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I have been clear. I will try to be clearer.


I did not ask about program - only a particular training issue.


There is no vacuum of volunteer leadership in training in this Counsel.


There is no shortage of OLS training opportunities. They are offered by different districts at various times utilizing staffers from more than one district. This is a cooperative effort of all the district training volunteers and has produced higher quality courses.


There is a vacuum of volunteer-lead ONE-DAY OLS courses because the volunteers have made a decision to offer only weekend courses. This decision was based on a consensus (not sure if it was 100% - but certainly close) that the official syllabus could not be presented in one day, much less indoors.


If anyone has any information about whether one-day versions of OLS have any official sanction, I would like to hear about it.


I would also appreciate the sharing of any experience with how one-day courses actually function since my next opportunity to see one in action is in April -- one week before the Sring weekend course.




Now if you want to discuss what a great job James West did, perhaps that might be covered in another thread. Our Troop was founded in 1908. The Troop I Scouted in as a boy was founded in 1908. My views probably differ.

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"If anyone has any information about whether one-day versions of OLS have any official sanction, I would like to hear about it."

This talk about any form of "official sanction" has me a little confused.

For my sins I have served as a District and Council Training Chairman. While I did get involved with the presentation of the training's, I seen part of my job as ensuring that the syllabus was presented as written.

To this end I along with the Training Committee selected people to present the training's. In part the committee and myself choose people who we knew would follow the syllabus.

While I never seen myself as an Official Sanction-er of any kind. Presenters who failed to follow the syllabus were never asked to return and present again.

Had I been the Council Training Chair in a Council where some misguided person be he a pro or a volunteer wanted to alter the training syllabus? I would have met with him and explained the error of his ways.

Just as the SE really shouldn't change the laid down requirements for Eagle Scout rank, he or she really shouldn't go messing with the training's.

I happen to think that one weekend isn't long enough for this outdoor training, but while it might be OK for me to offer my services for another more in depth training. For me to turn around and say that the training as in the syallabus is not good enough would be wrong on my part.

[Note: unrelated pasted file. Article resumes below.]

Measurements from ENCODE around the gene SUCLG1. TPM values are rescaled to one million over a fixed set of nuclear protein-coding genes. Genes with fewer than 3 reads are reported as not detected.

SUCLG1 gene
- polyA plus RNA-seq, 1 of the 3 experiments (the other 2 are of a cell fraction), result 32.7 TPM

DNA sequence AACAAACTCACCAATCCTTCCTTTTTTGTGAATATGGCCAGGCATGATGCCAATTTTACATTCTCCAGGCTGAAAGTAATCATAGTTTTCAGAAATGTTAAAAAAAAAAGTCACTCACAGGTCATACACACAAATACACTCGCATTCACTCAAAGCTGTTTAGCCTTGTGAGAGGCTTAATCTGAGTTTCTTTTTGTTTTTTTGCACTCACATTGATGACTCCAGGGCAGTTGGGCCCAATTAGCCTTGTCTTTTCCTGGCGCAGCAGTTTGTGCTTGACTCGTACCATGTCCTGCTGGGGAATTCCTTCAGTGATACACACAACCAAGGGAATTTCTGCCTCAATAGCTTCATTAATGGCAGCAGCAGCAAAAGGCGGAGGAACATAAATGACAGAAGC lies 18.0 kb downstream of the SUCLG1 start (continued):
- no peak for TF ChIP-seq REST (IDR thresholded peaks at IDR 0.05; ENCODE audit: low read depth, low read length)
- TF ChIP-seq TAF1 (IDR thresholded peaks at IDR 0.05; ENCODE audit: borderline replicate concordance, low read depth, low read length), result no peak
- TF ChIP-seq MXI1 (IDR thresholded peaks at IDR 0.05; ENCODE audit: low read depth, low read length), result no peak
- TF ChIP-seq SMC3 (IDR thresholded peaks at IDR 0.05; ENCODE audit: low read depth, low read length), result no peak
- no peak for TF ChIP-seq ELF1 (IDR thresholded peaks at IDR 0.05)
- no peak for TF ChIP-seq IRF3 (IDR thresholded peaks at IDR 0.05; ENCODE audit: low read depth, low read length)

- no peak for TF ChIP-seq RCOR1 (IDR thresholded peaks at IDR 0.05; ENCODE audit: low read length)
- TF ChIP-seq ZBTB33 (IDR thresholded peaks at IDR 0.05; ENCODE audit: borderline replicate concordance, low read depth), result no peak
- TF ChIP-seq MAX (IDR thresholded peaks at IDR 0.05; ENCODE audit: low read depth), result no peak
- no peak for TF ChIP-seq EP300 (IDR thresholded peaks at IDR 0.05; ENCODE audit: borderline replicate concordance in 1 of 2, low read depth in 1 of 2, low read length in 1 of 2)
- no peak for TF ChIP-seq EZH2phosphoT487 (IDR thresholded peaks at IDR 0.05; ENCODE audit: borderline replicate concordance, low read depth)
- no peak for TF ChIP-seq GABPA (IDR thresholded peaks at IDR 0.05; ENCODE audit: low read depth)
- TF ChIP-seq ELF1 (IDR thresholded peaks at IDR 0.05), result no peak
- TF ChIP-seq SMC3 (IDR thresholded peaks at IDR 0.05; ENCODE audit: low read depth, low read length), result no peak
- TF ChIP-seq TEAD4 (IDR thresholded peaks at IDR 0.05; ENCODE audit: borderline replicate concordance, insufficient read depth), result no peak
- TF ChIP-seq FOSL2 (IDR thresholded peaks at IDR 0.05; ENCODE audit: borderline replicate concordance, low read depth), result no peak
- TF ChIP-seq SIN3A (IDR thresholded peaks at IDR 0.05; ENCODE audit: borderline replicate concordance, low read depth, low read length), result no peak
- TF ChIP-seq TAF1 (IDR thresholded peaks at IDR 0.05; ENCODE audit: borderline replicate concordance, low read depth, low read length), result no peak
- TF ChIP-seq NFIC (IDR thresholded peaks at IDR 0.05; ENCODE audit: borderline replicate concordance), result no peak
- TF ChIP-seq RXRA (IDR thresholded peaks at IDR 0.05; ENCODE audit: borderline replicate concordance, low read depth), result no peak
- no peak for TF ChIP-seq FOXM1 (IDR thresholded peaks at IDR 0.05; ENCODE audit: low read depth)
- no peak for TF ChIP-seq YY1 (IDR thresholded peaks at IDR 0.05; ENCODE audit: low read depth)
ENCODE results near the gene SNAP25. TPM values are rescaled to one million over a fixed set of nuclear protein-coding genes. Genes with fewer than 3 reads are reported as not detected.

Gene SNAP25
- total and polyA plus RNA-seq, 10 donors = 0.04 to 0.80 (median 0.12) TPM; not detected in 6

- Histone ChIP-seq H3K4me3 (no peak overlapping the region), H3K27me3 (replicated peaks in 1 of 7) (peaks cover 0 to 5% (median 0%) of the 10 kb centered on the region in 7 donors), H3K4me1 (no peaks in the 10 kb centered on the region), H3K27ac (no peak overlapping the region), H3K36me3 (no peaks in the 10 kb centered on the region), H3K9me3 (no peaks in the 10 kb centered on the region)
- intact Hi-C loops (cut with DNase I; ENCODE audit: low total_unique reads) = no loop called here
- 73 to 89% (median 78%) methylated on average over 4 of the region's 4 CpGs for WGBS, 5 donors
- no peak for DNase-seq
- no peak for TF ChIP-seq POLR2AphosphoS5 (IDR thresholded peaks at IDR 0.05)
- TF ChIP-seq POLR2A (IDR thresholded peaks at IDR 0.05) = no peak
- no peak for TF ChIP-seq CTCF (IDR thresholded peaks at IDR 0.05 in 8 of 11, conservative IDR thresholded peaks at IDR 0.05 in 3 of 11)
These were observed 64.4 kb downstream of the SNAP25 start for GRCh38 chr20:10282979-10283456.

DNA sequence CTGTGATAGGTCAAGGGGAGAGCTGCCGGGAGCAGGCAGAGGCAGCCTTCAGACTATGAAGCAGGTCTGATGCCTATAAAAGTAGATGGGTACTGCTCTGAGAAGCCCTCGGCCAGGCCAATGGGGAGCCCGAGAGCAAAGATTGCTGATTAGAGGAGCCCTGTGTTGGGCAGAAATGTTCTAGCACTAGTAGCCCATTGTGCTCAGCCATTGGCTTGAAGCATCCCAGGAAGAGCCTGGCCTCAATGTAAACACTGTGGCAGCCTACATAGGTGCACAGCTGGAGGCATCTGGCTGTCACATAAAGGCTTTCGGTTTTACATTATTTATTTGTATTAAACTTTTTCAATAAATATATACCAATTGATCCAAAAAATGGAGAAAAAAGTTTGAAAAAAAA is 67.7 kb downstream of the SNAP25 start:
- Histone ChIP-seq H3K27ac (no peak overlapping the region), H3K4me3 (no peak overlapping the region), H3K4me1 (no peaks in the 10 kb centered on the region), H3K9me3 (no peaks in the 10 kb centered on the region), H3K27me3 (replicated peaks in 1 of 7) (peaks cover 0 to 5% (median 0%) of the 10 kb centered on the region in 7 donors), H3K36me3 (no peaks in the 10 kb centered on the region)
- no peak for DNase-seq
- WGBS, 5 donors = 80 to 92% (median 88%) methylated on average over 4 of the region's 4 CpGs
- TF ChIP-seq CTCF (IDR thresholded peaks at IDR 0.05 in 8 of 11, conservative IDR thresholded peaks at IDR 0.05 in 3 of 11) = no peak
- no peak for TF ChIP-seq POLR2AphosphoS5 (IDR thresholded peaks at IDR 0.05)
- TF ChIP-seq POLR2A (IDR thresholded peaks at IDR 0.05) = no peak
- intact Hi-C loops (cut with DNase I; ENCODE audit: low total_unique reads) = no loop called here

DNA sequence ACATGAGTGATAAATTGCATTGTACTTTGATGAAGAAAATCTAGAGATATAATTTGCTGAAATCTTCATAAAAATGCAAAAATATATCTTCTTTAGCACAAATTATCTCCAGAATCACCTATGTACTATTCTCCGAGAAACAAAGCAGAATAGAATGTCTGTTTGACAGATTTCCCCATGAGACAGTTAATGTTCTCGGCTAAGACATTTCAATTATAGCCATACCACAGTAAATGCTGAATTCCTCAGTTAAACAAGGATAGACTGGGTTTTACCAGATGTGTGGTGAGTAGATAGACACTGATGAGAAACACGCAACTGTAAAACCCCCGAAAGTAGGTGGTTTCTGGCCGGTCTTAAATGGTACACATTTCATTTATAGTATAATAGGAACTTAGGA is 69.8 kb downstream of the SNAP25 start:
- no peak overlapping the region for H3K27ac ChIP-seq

However were I to do so? I don't think anyone other than the volunteers in the Council I serve would do anything about it!

At the end of the day like a lot of things in Scouting we are charged with doing our best to do what is right, because it's the right thing to do. No"official sanction" is required.


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For any training the material that needs to be covered is in the syllabus. A training can be shortened by skipping some of the required materials. There is no other way to do it. Skipping parts has no "sanction". The fact that a council committee has failed to send in the rescue squad to stop it does not equate to approval. If a MB counselor skips over some of the requirements and the badge gets recorded anyway, that does not mean the practice is sanctioned. It just means the people doing the work are not doing a quality job.

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The IOLS Syllabus states the type of accepted course formats. Completing the class in one day isn't mentioned. Below is what it has. The District I am in is hosting a two Saturday course in March and April. This is ideal for people who cannot get away from work on Friday or have to be at church on Sunday. The syllabus also has a schedule for Format 1 and 2. It states that each item in the syllabus must be checked off and taught just like a Scout advancement.


1) Full Weekend (Friday evening to Sunday at 2:30pm)

2) Two One-day Weekend Sessions

3) Mentoring program where one skill is taught as a time and one on one by an experienced Trainer

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Following a meeting between our Scout Executive and representatives of our district training teams, we MAY have seen the last of one-day indoor IOLS courses. In that case, I will not have the opportunity to observe such a critter in its natural environment.


I contacted five other Councils. No one in those Councils had heard of such a course.

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